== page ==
As a business owner, one of your main goals is figuring out what your customers want and need. The art of deciphering what your customers want is a tricky and sometimes impossible task. The list of ways you can get feedback from your existing customers is almost endless. However, how do you figure out the needs of people who are not your customers yet? Web developers pondered over this dilemma and developed A/B split testing – a website optimization technique designed to target potential customers.
The Basics of A/B Split Testing
An A/B test is quite simply a test with two options - A and B. A/B split testing in website development is a little more complex, but the basics still apply. Any A/B split test begins with two versions of your web page, where each version has slight changes. Some visitors will be shown version A. Others will be shown version B. The results of showing visitors one version versus another are then tracked to see which provides the more desired outcome.
Like any experiment, when beginning A/B split testing it is important to set out with a hypothesis in mind, that way your A/B split testing does not turn into A/B guessing. “More desired outcomes” can mean anything you want them to - and they are pretty pointless if you do not know what you are looking for.
What to Test
Because the scope of A/B split testing is so vast, many people are either unsure where to start or unsure where they are going. As a result, test results are misleading or just plain wrong. Your best bet is to start with simple changes. Many people when overhauling their website first start with calls to action. This means anything that will cause your visitor to take immediate action. Examples of these on your website might be “Buy Now,” “Like Us,” or “Subscribe to This Blog.” Calls to Action are the easiest to test because you have definite results - did the respond to the call of action or did they not.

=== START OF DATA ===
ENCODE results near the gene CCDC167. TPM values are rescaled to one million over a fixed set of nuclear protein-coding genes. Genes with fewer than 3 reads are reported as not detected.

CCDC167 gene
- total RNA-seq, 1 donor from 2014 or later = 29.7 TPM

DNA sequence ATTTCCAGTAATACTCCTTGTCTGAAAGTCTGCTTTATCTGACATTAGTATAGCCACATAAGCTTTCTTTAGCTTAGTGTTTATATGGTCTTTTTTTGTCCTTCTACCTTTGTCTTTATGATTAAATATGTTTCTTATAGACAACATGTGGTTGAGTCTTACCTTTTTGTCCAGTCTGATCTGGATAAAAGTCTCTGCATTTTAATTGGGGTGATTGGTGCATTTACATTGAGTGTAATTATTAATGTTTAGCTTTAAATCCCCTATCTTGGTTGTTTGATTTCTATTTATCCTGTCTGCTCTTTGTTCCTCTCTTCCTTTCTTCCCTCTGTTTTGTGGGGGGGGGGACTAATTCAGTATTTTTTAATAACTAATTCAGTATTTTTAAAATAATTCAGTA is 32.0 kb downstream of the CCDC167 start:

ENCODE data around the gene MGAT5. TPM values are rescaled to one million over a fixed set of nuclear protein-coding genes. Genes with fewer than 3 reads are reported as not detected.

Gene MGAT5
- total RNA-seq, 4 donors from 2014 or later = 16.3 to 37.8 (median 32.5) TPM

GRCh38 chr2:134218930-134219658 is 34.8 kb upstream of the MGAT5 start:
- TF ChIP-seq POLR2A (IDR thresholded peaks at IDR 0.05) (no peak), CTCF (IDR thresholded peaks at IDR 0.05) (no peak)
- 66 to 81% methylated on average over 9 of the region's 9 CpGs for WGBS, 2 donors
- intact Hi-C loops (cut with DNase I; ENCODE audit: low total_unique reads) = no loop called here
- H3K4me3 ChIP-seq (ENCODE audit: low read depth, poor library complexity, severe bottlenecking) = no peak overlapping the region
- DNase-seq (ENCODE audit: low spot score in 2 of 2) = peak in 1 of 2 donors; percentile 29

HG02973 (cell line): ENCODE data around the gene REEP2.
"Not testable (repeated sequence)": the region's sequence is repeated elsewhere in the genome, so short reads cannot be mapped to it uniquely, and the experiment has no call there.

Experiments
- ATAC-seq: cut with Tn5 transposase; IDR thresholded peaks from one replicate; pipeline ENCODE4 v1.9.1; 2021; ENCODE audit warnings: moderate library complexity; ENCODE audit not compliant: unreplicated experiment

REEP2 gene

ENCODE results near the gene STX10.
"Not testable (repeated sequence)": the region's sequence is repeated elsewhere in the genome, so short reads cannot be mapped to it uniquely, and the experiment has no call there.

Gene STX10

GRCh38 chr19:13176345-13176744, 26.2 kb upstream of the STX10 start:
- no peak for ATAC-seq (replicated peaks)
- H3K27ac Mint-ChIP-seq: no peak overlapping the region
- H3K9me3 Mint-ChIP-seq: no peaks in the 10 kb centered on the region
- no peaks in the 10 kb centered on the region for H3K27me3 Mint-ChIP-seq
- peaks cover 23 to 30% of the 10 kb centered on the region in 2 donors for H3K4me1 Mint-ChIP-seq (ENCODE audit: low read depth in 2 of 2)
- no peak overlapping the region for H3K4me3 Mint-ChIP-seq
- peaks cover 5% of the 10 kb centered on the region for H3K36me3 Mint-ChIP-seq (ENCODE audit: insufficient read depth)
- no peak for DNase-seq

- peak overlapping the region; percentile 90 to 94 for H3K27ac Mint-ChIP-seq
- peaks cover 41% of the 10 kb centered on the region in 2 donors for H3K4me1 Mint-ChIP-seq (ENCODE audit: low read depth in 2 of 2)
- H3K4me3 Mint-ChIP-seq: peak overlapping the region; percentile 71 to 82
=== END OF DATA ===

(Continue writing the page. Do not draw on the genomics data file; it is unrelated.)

Another great A/B split test to perform is with your sales funnel. Were you able to get people from your blog to your Services page? Were you able to get people from their virtual shopping cart to the virtual check out? Funnels are another easy change to test with bounce rates and exit rates, once again providing you with a clear answer.
The copy on your webpage and your visuals are two other great factors to experiment with. These two are slightly more difficult to test because they do not have a black and white outcome, but they can still prove just as helpful, given that you test with a hypothesis in mind. Do you think changing your copy will keep viewers on your page longer or direct them to your “Contact Us” page quicker? Do people prefer to see another person on your website or an animal? Does changing the photo bring a different demographic to your website?
Experiment with Caution
At first read, A/B split testing sounds too good to be true. And for those who do not approach it cautiously and critically, that ends up being true. Make sure to check back for the Top 5 Mistakes of A/B split testing and then feel free to experiment away, you mad scientist you!